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Australia proposes tough tobacco rules

Australia released a mock-up of a cigarette package with a graphic warning. Australia released a mock-up of a cigarette package with a graphic warning. ()
Associated Press / April 30, 2010

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SYDNEY — Australia plans to force tobacco companies to strip all logos and color from their packaging, leaving cigarette packs decorated with only a few words and graphic warning images of shriveled, diseased lungs or gangrenous toes.

“The new branding for cigarettes will be the most hard-line regime in the world, and cigarette companies will hate it,’’ Prime Minister Kevin Rudd said.

Health groups and antismoking campaigners welcomed the plan, designed to drive more people away from smoking. Tobacco manufacturers condemned it, with one threatening to sue.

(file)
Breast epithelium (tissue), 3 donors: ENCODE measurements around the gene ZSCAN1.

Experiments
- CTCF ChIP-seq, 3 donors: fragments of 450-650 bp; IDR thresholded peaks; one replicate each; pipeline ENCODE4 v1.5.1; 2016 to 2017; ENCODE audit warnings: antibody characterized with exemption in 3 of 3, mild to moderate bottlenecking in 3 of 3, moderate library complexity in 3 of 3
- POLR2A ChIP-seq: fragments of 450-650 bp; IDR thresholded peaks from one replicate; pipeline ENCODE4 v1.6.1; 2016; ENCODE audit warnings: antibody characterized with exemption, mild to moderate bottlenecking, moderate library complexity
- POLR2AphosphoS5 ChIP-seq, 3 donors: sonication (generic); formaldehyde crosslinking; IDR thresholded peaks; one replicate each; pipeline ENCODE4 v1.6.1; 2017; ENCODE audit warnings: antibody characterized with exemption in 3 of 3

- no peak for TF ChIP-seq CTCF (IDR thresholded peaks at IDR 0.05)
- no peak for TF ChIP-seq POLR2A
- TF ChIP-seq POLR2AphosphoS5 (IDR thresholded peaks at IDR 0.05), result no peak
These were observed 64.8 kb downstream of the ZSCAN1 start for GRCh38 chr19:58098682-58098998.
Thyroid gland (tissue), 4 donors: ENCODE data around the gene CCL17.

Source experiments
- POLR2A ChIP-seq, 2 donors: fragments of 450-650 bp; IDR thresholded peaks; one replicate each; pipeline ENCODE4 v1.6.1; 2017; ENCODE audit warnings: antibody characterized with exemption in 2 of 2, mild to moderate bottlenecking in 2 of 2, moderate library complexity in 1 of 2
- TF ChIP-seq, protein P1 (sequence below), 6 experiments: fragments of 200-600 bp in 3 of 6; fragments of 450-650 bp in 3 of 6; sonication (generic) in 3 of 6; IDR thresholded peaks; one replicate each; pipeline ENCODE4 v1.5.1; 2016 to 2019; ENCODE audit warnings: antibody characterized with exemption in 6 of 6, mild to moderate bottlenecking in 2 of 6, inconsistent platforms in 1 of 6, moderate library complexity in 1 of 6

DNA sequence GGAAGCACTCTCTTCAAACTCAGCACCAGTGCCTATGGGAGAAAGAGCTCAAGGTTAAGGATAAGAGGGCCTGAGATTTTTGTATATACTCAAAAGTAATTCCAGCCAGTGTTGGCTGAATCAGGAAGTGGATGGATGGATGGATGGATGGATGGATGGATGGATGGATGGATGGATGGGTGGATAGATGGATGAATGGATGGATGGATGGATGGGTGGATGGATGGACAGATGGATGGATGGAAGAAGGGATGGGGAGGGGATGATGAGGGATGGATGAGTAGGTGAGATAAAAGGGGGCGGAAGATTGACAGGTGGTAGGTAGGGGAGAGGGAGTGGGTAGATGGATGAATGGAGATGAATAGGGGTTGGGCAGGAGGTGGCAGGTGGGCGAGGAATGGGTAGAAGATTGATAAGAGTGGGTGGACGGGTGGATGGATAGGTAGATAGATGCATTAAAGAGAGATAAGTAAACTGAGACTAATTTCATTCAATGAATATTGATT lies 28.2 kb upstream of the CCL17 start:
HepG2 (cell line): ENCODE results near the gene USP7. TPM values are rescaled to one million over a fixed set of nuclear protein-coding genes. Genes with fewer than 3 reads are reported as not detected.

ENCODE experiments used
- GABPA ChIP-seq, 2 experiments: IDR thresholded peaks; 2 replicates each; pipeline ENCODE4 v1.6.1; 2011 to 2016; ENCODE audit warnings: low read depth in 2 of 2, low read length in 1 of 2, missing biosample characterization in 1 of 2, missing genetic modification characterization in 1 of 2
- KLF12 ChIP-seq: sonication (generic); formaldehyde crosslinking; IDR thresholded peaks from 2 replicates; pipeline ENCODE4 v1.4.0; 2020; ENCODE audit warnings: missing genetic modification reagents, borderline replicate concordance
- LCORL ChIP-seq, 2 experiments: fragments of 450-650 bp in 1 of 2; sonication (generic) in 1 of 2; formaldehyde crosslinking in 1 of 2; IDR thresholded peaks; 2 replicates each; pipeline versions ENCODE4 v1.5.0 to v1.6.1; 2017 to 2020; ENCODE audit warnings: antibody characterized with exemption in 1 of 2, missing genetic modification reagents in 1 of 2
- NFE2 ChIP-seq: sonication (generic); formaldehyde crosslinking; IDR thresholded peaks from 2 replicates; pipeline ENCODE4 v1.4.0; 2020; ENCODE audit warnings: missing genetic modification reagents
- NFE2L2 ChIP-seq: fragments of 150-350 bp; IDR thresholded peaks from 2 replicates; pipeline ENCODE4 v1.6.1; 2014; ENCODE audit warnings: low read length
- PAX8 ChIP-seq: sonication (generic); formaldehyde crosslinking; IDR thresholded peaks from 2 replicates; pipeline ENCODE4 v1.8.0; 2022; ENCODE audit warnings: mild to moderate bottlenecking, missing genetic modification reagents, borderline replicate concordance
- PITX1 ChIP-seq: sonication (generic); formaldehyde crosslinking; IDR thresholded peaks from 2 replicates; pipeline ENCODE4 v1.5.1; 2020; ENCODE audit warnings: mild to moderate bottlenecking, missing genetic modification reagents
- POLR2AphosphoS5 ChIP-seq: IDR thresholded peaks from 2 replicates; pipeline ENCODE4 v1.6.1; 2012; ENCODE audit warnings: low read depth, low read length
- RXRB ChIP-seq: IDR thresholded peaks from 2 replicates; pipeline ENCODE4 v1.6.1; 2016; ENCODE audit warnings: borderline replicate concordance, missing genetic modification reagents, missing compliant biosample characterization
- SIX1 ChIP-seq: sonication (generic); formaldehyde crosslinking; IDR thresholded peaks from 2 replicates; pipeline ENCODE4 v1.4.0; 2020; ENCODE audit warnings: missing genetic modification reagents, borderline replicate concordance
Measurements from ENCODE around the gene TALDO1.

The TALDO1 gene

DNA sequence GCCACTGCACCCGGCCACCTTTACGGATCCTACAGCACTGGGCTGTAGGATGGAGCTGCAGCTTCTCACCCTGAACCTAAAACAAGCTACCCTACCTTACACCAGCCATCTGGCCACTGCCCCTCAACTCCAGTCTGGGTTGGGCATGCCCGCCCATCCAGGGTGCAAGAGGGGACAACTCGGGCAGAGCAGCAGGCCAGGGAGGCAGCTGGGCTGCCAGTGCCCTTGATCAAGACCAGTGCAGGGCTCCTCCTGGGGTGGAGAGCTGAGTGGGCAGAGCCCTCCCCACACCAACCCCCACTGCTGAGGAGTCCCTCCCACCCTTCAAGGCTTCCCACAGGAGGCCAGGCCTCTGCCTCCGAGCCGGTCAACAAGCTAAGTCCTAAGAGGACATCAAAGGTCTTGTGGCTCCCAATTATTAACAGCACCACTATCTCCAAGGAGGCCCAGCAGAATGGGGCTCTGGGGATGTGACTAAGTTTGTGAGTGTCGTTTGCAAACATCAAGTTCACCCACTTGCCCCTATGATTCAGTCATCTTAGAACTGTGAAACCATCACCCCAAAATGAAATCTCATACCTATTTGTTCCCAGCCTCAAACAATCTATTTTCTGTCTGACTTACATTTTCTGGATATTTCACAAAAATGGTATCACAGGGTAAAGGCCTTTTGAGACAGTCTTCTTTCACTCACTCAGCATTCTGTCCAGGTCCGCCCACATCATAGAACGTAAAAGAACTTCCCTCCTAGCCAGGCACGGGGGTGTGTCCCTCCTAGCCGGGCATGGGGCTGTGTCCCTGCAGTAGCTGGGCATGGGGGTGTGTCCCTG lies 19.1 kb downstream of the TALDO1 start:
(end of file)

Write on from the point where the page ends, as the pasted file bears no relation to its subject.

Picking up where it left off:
Under the plan, companies would not be allowed to print promotional text, and brand names would be relegated to tiny print at the bottom.

Parliament will be asked to put the plan into effect on July 1, 2012, Rudd said.

He also announced an immediate 25 percent tax increase on tobacco products.

Rudd said the tough stance is justified by the high cost of treating smoking-related illnesses.

Tobacco advertising on billboards and in magazines has been banned in Australia for years.